Chapter 13 bankruptcy gives filers more problem-solving options than Chapter 7 bankruptcy, a quick, no-frills chapter that does little more than erase or "discharge" debt. For instance, you'll likely find Chapter 13 bankruptcy is the better choice over Chapter 7 if you want to:
Before reviewing when it's best to file for Chapter 13 bankruptcy, you'll want to be sure to understand the differences between Chapters 7, 11, and 13. If you don't quite remember, skip to the bottom for a quick refresher.
Before exploring options afforded by Chapter 13, check whether you meet these criteria:
If these factors don't preclude you from filing, you might be able to take advantage of these exclusive Chapter 13 benefits.
If you fall behind on a house or car payment, you risk losing it if you file for Chapter 7. Why? Because these debts are "secured," you must give the property back to the lender if you don't pay as agreed, and Chapter 7 doesn't have a mechanism to help you bring the loan current.
However, in Chapter 13 bankruptcy, you can make up the missed payments over time and keep the home, car, or other property securing the debt. Learn more about making up mortgage arrears and car loan arrears in Chapter 13 bankruptcy.
Some debts are "nondischargeable" and don't qualify for a discharge in bankruptcy, such as newer income tax balances and domestic support arrearages, and the past-due amounts for these types of debt can be hefty.
If you filed for Chapter 7, your creditor could immediately collect the entire balance owed when the bankruptcy case closed by garnishing your wages, levying on your bank account, or even seizing property.
Instead, you can use the Chapter 13 plan to pay these debts off over three to five years without the threat of harsh collection actions hanging over your head. Learn more about debts in Chapter 13 bankruptcy.
If someone with good credit helped you buy a car or get an apartment by signing your auto loan or apartment lease contract as a responsible party, that person is a codebtor on that debt. They're responsible for paying it if you don't.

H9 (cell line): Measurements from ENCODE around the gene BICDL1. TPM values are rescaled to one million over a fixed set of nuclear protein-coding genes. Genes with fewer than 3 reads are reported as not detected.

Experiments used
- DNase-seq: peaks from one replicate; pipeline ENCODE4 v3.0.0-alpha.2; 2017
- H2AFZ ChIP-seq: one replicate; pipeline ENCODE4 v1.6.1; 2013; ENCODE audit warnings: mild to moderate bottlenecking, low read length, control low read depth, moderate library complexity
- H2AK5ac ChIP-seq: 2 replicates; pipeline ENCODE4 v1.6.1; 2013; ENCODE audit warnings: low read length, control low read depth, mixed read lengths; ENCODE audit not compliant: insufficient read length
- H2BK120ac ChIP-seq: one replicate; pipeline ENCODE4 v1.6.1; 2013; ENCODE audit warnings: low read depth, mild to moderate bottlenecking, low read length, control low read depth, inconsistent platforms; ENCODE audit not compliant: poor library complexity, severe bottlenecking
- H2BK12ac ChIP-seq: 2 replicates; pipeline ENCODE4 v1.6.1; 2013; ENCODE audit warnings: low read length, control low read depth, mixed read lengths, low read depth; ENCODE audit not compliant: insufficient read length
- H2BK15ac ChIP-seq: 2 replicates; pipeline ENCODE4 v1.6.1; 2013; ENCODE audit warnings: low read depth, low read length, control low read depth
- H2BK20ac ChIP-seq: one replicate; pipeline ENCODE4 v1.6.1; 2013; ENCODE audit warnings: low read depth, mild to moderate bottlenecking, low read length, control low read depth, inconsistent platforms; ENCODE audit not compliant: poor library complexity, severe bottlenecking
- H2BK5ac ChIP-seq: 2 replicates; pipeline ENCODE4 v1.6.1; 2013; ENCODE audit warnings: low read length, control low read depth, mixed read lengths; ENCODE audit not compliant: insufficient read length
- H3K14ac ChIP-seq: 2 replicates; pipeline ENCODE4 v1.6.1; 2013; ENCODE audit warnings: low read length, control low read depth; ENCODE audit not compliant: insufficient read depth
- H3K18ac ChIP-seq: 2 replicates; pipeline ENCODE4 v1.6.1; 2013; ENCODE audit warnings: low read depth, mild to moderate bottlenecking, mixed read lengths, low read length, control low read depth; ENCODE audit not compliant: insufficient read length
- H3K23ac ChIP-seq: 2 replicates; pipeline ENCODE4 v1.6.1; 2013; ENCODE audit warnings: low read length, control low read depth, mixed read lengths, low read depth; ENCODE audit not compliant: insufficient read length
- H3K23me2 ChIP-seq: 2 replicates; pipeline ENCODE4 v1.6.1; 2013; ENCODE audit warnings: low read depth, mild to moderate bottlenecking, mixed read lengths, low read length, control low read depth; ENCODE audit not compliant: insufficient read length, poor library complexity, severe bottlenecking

Chapter 7 will discharge your obligation to pay only, not your codebtor's responsibility. If you were to file for Chapter 7 bankruptcy, your codebtor would still be on the hook, and the creditor would likely pursue the codebtor for payment.
By contrast, if you file for Chapter 13 bankruptcy, the creditor will leave your codebtor alone as long as you keep up with your bankruptcy plan payments and pay off the debt in full. Learn more about what happens to codebtors in bankruptcy.
When you file for Chapter 7 bankruptcy, you get to keep property that is protected or "exempt" from creditors under state or federal law. The bankruptcy trustee appointed to your case will sell any "nonexempt" property that isn't protected by a bankruptcy exemption and use the proceeds to pay creditors.
In Chapter 13 bankruptcy, you don't have to give up any property. However, there's a catch. You must pay its value through the repayment plan. So, if you have nonexempt property you can't bear to part with and can afford to pay to keep it, Chapter 13 bankruptcy might be the better choice.
Sometimes, you can use a Chapter 13 "cramdown" to reduce the amount you owe on income-producing real estate, cars, and other financed property that the lender could take back if you don't pay. A cramdown reduces the amount you owe to the collateral's actual value, so it works great when you owe more than the property is worth.